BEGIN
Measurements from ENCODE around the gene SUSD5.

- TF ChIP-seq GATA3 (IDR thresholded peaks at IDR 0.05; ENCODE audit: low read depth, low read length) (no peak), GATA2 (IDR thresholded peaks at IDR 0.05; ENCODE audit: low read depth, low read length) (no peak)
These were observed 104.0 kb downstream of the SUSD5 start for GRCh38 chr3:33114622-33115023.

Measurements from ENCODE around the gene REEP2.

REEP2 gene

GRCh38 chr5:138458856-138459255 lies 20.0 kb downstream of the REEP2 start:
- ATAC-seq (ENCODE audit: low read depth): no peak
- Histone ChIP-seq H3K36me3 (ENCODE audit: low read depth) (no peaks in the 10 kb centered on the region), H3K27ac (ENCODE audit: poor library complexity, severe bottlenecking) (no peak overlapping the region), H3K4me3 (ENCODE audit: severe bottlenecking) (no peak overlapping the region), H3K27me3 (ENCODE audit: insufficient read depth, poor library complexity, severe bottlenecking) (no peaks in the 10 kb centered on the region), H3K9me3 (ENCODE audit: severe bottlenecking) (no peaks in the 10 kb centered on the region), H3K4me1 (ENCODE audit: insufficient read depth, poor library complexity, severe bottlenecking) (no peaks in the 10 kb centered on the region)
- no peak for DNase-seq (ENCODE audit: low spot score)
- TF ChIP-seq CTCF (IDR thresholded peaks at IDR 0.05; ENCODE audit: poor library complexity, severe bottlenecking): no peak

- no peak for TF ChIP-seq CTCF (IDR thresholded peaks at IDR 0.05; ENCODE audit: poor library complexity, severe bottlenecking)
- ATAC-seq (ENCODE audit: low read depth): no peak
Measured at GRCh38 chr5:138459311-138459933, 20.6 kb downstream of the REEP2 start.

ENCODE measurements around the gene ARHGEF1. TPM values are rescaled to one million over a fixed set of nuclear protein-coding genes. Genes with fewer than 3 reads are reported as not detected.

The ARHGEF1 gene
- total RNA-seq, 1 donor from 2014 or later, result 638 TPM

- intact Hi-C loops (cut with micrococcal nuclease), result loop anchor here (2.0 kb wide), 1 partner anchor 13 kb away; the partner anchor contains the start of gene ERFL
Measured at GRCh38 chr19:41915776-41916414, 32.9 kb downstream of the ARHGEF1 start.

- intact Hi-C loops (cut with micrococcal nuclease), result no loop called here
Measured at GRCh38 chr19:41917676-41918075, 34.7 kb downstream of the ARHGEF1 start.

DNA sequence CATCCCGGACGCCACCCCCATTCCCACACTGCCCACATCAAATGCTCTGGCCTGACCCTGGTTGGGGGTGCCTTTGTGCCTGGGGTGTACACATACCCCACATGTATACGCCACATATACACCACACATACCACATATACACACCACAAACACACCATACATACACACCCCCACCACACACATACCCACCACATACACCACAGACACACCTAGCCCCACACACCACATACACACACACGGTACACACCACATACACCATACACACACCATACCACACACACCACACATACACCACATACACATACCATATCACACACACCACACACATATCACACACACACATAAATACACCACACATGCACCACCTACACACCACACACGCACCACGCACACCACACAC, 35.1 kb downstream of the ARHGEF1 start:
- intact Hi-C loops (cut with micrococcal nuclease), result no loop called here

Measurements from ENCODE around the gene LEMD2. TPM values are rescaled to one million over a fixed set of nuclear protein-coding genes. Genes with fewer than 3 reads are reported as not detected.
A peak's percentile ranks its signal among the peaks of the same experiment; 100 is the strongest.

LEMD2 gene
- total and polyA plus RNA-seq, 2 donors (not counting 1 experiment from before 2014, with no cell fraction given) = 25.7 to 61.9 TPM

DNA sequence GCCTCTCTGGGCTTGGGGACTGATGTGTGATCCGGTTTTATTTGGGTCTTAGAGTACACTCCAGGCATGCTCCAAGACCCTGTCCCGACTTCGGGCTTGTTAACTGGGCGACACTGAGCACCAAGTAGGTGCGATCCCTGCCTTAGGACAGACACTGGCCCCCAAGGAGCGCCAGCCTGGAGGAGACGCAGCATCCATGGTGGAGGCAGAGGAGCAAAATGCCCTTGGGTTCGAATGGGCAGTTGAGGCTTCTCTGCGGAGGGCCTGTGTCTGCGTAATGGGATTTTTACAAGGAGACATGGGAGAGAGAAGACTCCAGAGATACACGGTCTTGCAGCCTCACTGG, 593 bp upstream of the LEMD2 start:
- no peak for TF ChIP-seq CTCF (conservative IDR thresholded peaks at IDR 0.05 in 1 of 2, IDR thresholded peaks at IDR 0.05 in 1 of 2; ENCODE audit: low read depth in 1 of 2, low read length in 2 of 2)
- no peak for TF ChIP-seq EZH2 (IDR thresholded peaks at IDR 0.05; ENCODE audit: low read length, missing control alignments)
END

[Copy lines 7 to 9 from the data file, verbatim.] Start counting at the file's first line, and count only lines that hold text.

- ATAC-seq (ENCODE audit: low read depth): no peak
- Histone ChIP-seq H3K36me3 (ENCODE audit: low read depth) (no peaks in the 10 kb centered on the region), H3K27ac (ENCODE audit: poor library complexity, severe bottlenecking) (no peak overlapping the region), H3K4me3 (ENCODE audit: severe bottlenecking) (no peak overlapping the region), H3K27me3 (ENCODE audit: insufficient read depth, poor library complexity, severe bottlenecking) (no peaks in the 10 kb centered on the region), H3K9me3 (ENCODE audit: severe bottlenecking) (no peaks in the 10 kb centered on the region), H3K4me1 (ENCODE audit: insufficient read depth, poor library complexity, severe bottlenecking) (no peaks in the 10 kb centered on the region)
- no peak for DNase-seq (ENCODE audit: low spot score)